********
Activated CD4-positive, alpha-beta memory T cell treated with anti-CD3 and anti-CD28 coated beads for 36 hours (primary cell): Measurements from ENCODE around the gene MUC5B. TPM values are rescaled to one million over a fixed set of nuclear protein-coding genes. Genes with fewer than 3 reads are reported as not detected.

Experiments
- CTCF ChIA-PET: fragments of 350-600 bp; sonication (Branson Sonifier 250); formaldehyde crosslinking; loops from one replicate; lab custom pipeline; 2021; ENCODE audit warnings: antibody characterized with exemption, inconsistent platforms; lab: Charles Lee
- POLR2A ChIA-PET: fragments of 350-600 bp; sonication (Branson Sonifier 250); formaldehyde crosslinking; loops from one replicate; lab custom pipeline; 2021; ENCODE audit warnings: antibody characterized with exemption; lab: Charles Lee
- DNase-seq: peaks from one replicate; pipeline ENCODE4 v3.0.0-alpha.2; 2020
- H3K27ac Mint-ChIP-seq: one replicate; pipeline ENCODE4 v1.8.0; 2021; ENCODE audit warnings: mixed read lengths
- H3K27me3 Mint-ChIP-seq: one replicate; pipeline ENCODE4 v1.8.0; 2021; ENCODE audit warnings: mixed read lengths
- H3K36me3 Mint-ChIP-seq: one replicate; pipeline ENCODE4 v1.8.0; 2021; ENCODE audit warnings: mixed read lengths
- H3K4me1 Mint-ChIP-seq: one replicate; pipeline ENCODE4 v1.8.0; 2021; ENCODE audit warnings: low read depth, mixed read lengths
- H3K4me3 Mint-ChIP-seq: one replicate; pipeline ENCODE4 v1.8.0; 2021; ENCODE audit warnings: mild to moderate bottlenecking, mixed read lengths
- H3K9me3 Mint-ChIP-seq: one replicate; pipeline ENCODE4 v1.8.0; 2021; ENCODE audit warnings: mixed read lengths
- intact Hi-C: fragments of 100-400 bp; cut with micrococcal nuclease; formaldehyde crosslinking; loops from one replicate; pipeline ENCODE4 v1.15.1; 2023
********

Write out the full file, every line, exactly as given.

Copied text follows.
Activated CD4-positive, alpha-beta memory T cell treated with anti-CD3 and anti-CD28 coated beads for 36 hours (primary cell): Measurements from ENCODE around the gene MUC5B. TPM values are rescaled to one million over a fixed set of nuclear protein-coding genes. Genes with fewer than 3 reads are reported as not detected.

Experiments
- CTCF ChIA-PET: fragments of 350-600 bp; sonication (Branson Sonifier 250); formaldehyde crosslinking; loops from one replicate; lab custom pipeline; 2021; ENCODE audit warnings: antibody characterized with exemption, inconsistent platforms; lab: Charles Lee
- POLR2A ChIA-PET: fragments of 350-600 bp; sonication (Branson Sonifier 250); formaldehyde crosslinking; loops from one replicate; lab custom pipeline; 2021; ENCODE audit warnings: antibody characterized with exemption; lab: Charles Lee
- DNase-seq: peaks from one replicate; pipeline ENCODE4 v3.0.0-alpha.2; 2020
- H3K27ac Mint-ChIP-seq: one replicate; pipeline ENCODE4 v1.8.0; 2021; ENCODE audit warnings: mixed read lengths
- H3K27me3 Mint-ChIP-seq: one replicate; pipeline ENCODE4 v1.8.0; 2021; ENCODE audit warnings: mixed read lengths
- H3K36me3 Mint-ChIP-seq: one replicate; pipeline ENCODE4 v1.8.0; 2021; ENCODE audit warnings: mixed read lengths
- H3K4me1 Mint-ChIP-seq: one replicate; pipeline ENCODE4 v1.8.0; 2021; ENCODE audit warnings: low read depth, mixed read lengths
- H3K4me3 Mint-ChIP-seq: one replicate; pipeline ENCODE4 v1.8.0; 2021; ENCODE audit warnings: mild to moderate bottlenecking, mixed read lengths
- H3K9me3 Mint-ChIP-seq: one replicate; pipeline ENCODE4 v1.8.0; 2021; ENCODE audit warnings: mixed read lengths
- intact Hi-C: fragments of 100-400 bp; cut with micrococcal nuclease; formaldehyde crosslinking; loops from one replicate; pipeline ENCODE4 v1.15.1; 2023